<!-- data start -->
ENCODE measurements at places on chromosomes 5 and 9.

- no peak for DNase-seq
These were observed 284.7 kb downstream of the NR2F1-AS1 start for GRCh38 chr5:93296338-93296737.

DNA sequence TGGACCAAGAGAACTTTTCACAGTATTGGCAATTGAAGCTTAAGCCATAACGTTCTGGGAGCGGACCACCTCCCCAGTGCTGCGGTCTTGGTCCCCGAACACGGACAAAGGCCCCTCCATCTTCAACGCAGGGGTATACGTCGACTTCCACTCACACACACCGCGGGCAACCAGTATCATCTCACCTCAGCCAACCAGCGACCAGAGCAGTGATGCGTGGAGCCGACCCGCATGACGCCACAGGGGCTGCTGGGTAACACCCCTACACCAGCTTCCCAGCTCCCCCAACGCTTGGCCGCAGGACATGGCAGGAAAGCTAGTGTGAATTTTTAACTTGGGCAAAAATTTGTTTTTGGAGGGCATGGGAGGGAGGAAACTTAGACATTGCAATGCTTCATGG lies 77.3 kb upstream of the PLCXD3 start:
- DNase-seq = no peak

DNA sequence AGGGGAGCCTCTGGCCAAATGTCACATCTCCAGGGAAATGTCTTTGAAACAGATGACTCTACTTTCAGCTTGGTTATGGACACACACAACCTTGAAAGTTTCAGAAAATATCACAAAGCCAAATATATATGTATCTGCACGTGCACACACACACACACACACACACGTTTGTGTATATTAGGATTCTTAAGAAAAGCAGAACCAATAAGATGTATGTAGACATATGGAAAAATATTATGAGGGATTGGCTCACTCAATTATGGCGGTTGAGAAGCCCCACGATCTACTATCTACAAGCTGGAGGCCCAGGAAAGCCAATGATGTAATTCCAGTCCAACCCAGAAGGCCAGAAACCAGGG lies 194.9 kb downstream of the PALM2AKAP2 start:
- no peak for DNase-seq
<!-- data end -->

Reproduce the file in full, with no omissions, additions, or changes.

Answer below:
ENCODE measurements at places on chromosomes 5 and 9.

- no peak for DNase-seq
These were observed 284.7 kb downstream of the NR2F1-AS1 start for GRCh38 chr5:93296338-93296737.

DNA sequence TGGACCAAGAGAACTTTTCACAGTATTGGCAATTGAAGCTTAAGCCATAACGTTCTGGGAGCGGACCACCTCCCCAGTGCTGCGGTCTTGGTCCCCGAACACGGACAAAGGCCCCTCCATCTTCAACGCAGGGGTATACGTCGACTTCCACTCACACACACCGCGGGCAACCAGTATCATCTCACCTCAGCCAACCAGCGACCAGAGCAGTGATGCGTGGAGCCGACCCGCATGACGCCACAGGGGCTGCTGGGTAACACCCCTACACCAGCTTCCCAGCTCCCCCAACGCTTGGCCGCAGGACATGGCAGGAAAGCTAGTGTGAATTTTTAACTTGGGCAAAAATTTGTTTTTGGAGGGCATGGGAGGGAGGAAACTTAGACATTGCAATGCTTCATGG lies 77.3 kb upstream of the PLCXD3 start:
- DNase-seq = no peak

DNA sequence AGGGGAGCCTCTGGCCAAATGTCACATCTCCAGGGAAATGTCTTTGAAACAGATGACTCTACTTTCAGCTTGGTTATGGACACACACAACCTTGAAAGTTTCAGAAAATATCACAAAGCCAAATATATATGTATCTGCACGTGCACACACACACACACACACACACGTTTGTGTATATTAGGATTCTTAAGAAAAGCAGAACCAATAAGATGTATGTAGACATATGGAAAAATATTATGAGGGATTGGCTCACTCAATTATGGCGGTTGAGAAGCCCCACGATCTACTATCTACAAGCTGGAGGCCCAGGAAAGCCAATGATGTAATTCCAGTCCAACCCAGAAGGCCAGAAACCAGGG lies 194.9 kb downstream of the PALM2AKAP2 start:
- no peak for DNase-seq